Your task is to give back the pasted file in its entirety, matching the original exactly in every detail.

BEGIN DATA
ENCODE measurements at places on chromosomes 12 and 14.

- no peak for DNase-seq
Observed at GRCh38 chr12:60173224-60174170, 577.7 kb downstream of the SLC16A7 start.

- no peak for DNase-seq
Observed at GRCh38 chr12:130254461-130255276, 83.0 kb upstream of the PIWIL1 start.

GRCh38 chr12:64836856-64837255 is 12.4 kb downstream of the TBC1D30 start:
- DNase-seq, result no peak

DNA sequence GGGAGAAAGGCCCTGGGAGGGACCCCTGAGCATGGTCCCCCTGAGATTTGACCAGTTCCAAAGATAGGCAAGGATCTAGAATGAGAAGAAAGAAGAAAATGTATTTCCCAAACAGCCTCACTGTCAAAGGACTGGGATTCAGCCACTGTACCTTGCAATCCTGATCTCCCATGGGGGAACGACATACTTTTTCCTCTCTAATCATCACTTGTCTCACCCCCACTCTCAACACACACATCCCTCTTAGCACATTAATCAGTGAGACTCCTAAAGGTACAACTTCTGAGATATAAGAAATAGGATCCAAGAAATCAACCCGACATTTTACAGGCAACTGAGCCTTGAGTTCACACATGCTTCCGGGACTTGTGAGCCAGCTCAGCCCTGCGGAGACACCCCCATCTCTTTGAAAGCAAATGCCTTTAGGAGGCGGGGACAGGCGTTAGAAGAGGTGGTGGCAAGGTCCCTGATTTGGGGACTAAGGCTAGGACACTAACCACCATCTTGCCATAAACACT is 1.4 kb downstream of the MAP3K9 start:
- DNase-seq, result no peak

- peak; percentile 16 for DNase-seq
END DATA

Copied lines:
ENCODE measurements at places on chromosomes 12 and 14.

- no peak for DNase-seq
Observed at GRCh38 chr12:60173224-60174170, 577.7 kb downstream of the SLC16A7 start.

- no peak for DNase-seq
Observed at GRCh38 chr12:130254461-130255276, 83.0 kb upstream of the PIWIL1 start.

GRCh38 chr12:64836856-64837255 is 12.4 kb downstream of the TBC1D30 start:
- DNase-seq, result no peak

DNA sequence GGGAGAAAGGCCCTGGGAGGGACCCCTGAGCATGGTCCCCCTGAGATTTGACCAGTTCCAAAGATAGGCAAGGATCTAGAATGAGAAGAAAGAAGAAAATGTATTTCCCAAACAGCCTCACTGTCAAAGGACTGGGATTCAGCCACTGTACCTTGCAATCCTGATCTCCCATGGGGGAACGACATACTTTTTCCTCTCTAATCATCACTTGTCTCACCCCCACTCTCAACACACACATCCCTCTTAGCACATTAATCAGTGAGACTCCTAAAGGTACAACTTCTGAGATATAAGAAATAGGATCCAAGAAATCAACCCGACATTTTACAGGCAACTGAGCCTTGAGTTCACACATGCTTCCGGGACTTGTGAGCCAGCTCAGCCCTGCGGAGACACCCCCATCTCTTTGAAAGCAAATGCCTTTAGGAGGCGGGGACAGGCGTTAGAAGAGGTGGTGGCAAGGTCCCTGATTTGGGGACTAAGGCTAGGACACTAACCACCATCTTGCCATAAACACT is 1.4 kb downstream of the MAP3K9 start:
- DNase-seq, result no peak

- peak; percentile 16 for DNase-seq